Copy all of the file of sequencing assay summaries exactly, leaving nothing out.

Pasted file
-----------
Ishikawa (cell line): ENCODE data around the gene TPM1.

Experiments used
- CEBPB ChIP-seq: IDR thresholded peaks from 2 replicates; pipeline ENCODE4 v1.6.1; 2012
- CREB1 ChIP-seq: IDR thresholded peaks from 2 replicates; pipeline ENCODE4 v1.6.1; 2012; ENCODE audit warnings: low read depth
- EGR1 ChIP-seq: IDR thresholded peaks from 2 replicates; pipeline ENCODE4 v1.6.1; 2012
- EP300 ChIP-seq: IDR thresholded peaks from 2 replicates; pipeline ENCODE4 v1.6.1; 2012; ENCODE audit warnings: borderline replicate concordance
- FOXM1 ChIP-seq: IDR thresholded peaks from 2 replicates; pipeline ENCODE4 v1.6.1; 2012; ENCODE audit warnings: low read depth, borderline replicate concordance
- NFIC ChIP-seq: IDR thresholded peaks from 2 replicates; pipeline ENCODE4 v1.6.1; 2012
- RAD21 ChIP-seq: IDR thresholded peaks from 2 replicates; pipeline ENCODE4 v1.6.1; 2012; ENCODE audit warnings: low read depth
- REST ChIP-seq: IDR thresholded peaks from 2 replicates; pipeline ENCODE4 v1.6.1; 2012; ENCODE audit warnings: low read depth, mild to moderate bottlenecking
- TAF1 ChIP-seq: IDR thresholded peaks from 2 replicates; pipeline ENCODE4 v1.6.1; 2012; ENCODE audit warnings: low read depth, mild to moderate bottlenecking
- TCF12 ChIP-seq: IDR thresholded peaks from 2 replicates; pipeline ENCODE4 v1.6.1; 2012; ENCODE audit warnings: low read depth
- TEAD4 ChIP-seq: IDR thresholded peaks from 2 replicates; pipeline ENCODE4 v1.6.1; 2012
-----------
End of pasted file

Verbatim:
Ishikawa (cell line): ENCODE data around the gene TPM1.

Experiments used
- CEBPB ChIP-seq: IDR thresholded peaks from 2 replicates; pipeline ENCODE4 v1.6.1; 2012
- CREB1 ChIP-seq: IDR thresholded peaks from 2 replicates; pipeline ENCODE4 v1.6.1; 2012; ENCODE audit warnings: low read depth
- EGR1 ChIP-seq: IDR thresholded peaks from 2 replicates; pipeline ENCODE4 v1.6.1; 2012
- EP300 ChIP-seq: IDR thresholded peaks from 2 replicates; pipeline ENCODE4 v1.6.1; 2012; ENCODE audit warnings: borderline replicate concordance
- FOXM1 ChIP-seq: IDR thresholded peaks from 2 replicates; pipeline ENCODE4 v1.6.1; 2012; ENCODE audit warnings: low read depth, borderline replicate concordance
- NFIC ChIP-seq: IDR thresholded peaks from 2 replicates; pipeline ENCODE4 v1.6.1; 2012
- RAD21 ChIP-seq: IDR thresholded peaks from 2 replicates; pipeline ENCODE4 v1.6.1; 2012; ENCODE audit warnings: low read depth
- REST ChIP-seq: IDR thresholded peaks from 2 replicates; pipeline ENCODE4 v1.6.1; 2012; ENCODE audit warnings: low read depth, mild to moderate bottlenecking
- TAF1 ChIP-seq: IDR thresholded peaks from 2 replicates; pipeline ENCODE4 v1.6.1; 2012; ENCODE audit warnings: low read depth, mild to moderate bottlenecking
- TCF12 ChIP-seq: IDR thresholded peaks from 2 replicates; pipeline ENCODE4 v1.6.1; 2012; ENCODE audit warnings: low read depth
- TEAD4 ChIP-seq: IDR thresholded peaks from 2 replicates; pipeline ENCODE4 v1.6.1; 2012